a trillion) operations to brute-force a TLSv1.0 or TLSv1.1 transcript
hash. These hashes aren’t fixed, like the hashes on a certificate,
they are unique to every SSL/TLS session. To use this weakness an
attacker first has to intercept all communications between the sender
and receiver. They put themselves in the middle. Then, during the
handshake, the attacker must perform 150 trillion trillion operations
to “crack” the hash before allowing either side to proceed past the
handshake. This also must happen without either side timing out or
noticing the delay.

Advanced dedicated SHA1 crackers can crack approximately 100 billion
SHA1 hashes per second per processor. Even with these devices, it
would take about fifty thousand processor years to crack a single TLS
transcript hash. Performing the attack within 30 seconds would require
over 500 million such devices operating in parallel. There are also no
commercial devices capable of targeting the novel MD5/SHA1
combination, which is much more typical in TLSv1.0 and TLSv1.1. In
short, cryptographers are rightly concerned about this issue.
Processors will only get faster, and at some point, this attack may
fall within the capabilities of large actors such as nation states and
organized crime. But this issue is not a serious risk or threat for
most java applications.

3. TLS1.0 and TLS1.1 support only the CBC ciphers which are vulnerable
to Lucky13 and Sweet32. Turning off TLS1.0 and TLS1.1 actually doesn't
fully mitigate these - these ciphers can be used over TLS1.2 also. But
TLS1.2 does have better alternatives (e.g. AES-GCM). Lucky13 isn't a
practical attack against TLS, even in extremely favorable
circumstances for an attacker. Regardless, OpenJDK includes
mitigations and uses a constant-time padding algorithm which is what
matters.  That leaves Sweet32, which is specific to 3DES. This issue
impacts applications that send very large amounts of data, and again
requires an active interception from an attacker. Many large websites
with great security teams continue to maintain 3DES as a last-resort
for compatibility with legacy systems, and I can see the reasoning.

Other background: My experience is that many Java applications use TLS
for confidentiality, but often do not consider traffic interception
important in their threat model. It's very common to see self-signed
certificates being used, for example, which make any application
vulnerable to interception.  The kinds of places where TLS1.0 and
TLS1.1 are still used tend by their nature to be private networks that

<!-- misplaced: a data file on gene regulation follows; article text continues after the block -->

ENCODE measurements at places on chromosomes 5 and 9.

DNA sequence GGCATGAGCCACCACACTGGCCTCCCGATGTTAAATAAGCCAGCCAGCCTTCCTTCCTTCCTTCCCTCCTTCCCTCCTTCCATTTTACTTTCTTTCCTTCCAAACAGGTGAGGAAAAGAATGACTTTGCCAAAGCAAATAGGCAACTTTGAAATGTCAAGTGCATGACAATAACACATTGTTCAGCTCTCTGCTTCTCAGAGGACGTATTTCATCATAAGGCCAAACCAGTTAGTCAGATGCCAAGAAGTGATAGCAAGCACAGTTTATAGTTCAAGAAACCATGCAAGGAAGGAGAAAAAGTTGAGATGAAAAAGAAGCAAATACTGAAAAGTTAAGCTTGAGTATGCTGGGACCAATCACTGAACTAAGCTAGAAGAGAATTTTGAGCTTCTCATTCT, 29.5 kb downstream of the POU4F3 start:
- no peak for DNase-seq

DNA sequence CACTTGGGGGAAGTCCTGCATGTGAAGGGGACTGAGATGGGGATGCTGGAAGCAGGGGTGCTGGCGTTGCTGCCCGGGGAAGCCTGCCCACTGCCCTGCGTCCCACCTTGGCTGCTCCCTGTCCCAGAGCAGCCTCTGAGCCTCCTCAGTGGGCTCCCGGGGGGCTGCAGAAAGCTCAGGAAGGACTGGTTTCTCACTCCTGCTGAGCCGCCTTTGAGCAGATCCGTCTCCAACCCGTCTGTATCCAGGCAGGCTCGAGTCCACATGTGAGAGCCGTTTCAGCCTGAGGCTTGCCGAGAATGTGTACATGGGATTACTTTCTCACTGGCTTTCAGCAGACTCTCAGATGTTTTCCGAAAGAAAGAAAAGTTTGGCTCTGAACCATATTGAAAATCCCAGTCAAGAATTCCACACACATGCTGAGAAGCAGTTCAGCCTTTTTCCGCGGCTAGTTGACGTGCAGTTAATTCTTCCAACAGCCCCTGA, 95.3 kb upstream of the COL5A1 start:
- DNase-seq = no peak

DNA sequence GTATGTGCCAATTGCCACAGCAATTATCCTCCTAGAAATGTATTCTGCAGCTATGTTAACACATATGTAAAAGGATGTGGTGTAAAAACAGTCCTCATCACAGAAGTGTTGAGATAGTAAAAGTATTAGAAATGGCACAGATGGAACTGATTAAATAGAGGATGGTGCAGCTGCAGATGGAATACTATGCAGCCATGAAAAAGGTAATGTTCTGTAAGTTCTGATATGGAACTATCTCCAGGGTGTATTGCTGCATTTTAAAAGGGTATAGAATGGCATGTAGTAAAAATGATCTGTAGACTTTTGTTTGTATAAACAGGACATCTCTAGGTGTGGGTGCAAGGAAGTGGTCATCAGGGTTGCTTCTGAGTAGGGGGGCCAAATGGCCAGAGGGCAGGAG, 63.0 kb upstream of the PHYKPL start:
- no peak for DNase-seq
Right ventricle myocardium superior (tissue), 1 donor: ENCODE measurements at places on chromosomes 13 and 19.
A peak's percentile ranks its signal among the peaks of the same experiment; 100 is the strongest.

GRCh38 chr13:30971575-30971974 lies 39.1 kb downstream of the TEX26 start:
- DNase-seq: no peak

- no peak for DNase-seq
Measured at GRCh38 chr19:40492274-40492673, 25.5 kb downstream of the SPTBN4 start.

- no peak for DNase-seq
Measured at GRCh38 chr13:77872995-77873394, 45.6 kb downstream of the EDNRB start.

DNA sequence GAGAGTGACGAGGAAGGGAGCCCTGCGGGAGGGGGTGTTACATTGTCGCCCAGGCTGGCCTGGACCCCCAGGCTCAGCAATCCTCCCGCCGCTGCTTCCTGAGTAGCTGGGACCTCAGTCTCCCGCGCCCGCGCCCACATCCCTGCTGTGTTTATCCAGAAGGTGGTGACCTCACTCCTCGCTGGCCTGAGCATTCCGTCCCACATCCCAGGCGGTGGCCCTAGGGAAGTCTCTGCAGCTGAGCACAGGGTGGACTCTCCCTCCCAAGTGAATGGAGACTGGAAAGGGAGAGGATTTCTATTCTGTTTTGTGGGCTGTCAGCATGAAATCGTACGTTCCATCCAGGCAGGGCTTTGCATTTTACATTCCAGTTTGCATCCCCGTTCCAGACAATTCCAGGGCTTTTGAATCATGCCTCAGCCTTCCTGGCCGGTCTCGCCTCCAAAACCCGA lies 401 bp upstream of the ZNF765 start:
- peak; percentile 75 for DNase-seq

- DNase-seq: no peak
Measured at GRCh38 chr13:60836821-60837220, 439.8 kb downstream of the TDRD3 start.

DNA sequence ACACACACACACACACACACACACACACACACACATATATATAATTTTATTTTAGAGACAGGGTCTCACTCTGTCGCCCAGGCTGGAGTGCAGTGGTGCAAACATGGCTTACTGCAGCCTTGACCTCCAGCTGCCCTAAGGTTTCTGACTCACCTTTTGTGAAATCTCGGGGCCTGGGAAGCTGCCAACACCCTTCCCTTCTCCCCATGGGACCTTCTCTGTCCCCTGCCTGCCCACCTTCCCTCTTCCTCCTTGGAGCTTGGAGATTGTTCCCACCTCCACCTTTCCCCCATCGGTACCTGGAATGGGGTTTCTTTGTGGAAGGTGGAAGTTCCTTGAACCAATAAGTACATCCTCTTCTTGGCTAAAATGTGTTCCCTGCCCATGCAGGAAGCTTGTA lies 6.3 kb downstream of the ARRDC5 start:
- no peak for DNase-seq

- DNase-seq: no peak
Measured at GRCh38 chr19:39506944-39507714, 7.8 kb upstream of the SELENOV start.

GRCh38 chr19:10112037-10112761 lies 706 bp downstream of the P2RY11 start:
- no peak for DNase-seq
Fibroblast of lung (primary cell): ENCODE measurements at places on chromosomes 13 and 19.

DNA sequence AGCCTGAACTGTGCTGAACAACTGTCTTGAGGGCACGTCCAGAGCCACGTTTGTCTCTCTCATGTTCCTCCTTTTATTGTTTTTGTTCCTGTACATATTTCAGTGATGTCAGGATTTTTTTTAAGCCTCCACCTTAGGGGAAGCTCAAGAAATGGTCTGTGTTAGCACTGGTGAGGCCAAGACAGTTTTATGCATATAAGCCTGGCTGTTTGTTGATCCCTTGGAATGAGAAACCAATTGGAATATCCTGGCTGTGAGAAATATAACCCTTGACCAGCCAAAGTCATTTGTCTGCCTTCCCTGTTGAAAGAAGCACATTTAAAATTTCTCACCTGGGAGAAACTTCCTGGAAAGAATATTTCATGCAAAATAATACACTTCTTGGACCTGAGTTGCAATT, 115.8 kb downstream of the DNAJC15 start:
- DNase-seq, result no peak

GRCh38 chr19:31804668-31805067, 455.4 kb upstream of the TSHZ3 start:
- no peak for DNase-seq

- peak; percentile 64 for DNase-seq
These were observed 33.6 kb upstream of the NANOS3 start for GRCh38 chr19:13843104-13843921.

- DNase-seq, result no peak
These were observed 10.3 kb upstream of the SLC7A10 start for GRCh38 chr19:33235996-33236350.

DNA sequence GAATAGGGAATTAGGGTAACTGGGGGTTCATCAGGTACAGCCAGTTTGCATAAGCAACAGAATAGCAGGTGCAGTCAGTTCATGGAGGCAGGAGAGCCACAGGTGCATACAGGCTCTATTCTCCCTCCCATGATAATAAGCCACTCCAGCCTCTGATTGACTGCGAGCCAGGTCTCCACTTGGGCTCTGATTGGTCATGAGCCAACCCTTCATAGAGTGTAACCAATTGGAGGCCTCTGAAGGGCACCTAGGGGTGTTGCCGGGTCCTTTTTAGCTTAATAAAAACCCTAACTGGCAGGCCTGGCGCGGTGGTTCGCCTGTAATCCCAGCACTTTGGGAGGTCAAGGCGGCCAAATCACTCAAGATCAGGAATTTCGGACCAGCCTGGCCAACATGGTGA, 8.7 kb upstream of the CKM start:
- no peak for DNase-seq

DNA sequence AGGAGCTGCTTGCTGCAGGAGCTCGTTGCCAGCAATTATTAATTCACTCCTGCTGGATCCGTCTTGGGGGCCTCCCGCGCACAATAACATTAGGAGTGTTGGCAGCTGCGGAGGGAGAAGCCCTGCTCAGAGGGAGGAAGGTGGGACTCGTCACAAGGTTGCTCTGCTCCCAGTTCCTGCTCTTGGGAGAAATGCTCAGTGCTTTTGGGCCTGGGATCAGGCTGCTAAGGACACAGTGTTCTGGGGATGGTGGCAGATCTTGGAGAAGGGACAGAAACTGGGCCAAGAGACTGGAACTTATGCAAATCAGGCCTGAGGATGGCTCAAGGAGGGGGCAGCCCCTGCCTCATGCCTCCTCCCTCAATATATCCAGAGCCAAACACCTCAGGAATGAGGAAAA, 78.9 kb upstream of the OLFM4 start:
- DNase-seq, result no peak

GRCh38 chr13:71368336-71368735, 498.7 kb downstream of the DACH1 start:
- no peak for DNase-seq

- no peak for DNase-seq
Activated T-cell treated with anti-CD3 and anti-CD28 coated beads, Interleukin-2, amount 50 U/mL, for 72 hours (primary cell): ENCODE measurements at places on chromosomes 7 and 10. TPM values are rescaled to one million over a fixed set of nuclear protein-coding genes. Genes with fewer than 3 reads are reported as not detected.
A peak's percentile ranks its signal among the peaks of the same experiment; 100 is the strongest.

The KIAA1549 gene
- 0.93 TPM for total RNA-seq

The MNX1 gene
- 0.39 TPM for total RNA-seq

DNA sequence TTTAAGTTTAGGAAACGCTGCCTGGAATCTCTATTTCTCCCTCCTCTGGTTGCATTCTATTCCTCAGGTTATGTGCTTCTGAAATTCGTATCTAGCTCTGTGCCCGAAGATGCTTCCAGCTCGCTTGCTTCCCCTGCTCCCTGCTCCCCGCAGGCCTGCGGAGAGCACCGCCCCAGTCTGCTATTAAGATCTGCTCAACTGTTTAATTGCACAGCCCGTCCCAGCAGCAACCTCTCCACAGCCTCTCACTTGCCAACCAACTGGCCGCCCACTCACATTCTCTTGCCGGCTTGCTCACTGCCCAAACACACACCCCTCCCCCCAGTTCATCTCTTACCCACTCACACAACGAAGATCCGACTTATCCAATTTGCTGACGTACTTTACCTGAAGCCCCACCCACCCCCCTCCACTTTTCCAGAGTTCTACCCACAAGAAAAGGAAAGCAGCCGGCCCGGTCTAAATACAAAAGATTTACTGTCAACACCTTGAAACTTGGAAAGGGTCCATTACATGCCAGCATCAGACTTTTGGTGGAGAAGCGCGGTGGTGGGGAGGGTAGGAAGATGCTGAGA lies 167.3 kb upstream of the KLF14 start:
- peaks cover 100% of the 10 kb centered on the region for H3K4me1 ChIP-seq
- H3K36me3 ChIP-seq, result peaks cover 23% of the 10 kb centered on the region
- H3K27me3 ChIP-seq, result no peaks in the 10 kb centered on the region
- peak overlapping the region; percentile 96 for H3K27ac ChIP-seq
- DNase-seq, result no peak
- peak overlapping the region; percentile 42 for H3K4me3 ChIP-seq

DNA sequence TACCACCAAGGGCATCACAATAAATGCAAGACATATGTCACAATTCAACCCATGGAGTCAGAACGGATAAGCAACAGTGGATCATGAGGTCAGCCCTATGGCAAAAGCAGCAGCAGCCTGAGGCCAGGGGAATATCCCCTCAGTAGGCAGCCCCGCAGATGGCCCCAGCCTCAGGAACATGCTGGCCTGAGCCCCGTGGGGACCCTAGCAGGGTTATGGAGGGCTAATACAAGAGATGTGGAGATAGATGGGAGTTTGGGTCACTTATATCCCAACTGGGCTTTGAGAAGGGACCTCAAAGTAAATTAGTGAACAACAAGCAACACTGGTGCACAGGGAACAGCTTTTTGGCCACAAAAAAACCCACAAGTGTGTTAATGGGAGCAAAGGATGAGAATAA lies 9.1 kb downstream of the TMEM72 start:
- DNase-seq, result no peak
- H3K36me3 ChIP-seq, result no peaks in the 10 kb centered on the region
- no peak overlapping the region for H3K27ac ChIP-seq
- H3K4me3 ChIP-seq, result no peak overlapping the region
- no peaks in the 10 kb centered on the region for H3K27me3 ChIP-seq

have other security controls in place.

There are no TLS1.0 or TLS1.1 differences relating to how certificates
are handled. OpenJDK is also immune to downgrade attacks. An attacker
can't make it choose TLS1.0 or 1.1 if the other end supports TLS1.2 or
better.

On the whole, with all of those trade-offs in balance, it feels risky
to me to disable TLS1.0 and TLS1.1 right now. To be clear though: it
is better to use TLS1.2 than to use TLS1.0 and TLS1.1, and I'm very
glad that OpenJDK does it right. People should fix or remove those
legacy appliances in their networks, and I know customers that are. We
all know that attacks only improve over time.  But I don't think
there's quite any clearly exploitable or very concerning issue that
rises to the level of "this shouldn't even be supported in the
language right now". I also don't see it as a few "bad" users out
there holding back the rest of us. Keeping TLS1.0 and TLS1.1 in the
default set in no way prevents applications from using TLS1.2 or
better. But opinions can differ here. Others may prefer to be more
forceful with changes and to take on a mission of clearing cruft
faster.

We've been having internal discussions about this and wanted to bring
it here to the community and be open about it.

On Fri, Apr 2, 2021 at 1:22 PM Mathiske, Bernd <[hidden email]> wrote:

>
> We have recently been made aware of increasing concerns by customers that disabling TLS 1.0/1.1 in the upcoming round of OpenJDK updates on April 20, as is the plan of record, could still cause outages. So we are considering keeping TLS 1.0/1.1 enabled by default in Amazon Corretto for now.
>
> Can this default configuration change be deferred in general?
>
> Are there any concerns regarding Amazon Corretto keeping TLS 1.0/1.1 enabled by default?
>
> Should we offer an alternate build that conforms with disabling by default and have the two lines converge again at a later date?
>
> My understanding is that in principle TLS 1.2/1.3 is not more secure than 1.0/1.1 and therefore we are not looking at a security fix here, correct?
>
> We are aware that the default setting can be manually changed by every user, but considering automated intake of binary artifacts we anticipate that this will not always be applied and disruptions will still occur.
>
> (sent to jdk-updates-dev@,  jdk8u-dev@, and security-dev@)
>
> Bernd
>
>


--
Colm